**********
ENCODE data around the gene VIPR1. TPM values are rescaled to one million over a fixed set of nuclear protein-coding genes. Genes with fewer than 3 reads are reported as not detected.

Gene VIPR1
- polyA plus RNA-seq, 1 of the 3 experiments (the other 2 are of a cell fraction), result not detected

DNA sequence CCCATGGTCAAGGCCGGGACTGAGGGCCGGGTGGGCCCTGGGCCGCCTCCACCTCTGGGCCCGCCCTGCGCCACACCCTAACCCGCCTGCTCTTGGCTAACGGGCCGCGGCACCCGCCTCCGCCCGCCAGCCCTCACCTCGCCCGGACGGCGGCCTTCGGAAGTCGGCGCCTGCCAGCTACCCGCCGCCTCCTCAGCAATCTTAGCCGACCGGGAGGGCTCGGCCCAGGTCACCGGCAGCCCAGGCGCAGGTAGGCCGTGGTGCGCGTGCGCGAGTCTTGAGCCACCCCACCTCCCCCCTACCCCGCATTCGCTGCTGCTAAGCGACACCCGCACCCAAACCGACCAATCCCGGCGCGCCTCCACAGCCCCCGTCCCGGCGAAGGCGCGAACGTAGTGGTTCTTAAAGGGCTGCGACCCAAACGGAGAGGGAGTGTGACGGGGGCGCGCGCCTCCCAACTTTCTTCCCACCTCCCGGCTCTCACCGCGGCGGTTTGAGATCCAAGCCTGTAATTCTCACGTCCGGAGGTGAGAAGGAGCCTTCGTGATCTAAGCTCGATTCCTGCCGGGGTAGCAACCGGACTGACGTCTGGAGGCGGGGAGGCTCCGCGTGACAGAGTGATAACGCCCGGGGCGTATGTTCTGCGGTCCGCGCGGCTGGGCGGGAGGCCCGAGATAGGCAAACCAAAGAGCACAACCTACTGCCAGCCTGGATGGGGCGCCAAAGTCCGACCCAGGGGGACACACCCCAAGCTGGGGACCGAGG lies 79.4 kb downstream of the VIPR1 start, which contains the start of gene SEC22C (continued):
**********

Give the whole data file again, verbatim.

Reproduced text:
ENCODE data around the gene VIPR1. TPM values are rescaled to one million over a fixed set of nuclear protein-coding genes. Genes with fewer than 3 reads are reported as not detected.

Gene VIPR1
- polyA plus RNA-seq, 1 of the 3 experiments (the other 2 are of a cell fraction), result not detected

DNA sequence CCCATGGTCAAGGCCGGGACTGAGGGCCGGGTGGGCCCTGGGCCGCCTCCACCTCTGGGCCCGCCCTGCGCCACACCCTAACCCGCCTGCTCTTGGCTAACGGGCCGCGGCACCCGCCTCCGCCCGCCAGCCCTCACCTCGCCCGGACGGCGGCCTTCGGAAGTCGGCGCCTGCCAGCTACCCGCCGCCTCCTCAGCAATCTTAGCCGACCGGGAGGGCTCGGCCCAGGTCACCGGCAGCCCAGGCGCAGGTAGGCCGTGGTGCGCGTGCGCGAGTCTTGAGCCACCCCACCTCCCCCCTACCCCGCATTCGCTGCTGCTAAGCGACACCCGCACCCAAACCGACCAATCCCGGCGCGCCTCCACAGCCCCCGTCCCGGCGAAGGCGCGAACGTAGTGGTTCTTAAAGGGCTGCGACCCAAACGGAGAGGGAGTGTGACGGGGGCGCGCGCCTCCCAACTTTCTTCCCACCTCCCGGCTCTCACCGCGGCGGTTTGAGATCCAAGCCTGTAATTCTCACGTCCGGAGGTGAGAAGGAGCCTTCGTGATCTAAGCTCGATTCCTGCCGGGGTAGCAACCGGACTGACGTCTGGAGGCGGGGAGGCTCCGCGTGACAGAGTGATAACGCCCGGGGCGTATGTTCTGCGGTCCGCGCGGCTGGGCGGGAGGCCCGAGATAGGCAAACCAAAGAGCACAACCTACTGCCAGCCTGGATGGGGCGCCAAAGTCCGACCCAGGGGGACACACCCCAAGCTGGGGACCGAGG lies 79.4 kb downstream of the VIPR1 start, which contains the start of gene SEC22C (continued):